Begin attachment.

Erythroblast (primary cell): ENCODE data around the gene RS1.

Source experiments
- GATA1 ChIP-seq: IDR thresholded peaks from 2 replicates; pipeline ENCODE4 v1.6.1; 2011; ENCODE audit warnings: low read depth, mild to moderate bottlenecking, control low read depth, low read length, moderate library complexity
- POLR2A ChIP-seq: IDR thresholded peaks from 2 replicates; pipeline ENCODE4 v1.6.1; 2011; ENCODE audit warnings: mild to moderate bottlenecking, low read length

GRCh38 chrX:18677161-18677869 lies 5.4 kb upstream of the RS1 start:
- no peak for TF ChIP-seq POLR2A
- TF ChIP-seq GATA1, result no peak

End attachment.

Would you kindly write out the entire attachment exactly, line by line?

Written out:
Erythroblast (primary cell): ENCODE data around the gene RS1.

Source experiments
- GATA1 ChIP-seq: IDR thresholded peaks from 2 replicates; pipeline ENCODE4 v1.6.1; 2011; ENCODE audit warnings: low read depth, mild to moderate bottlenecking, control low read depth, low read length, moderate library complexity
- POLR2A ChIP-seq: IDR thresholded peaks from 2 replicates; pipeline ENCODE4 v1.6.1; 2011; ENCODE audit warnings: mild to moderate bottlenecking, low read length

GRCh38 chrX:18677161-18677869 lies 5.4 kb upstream of the RS1 start:
- no peak for TF ChIP-seq POLR2A
- TF ChIP-seq GATA1, result no peak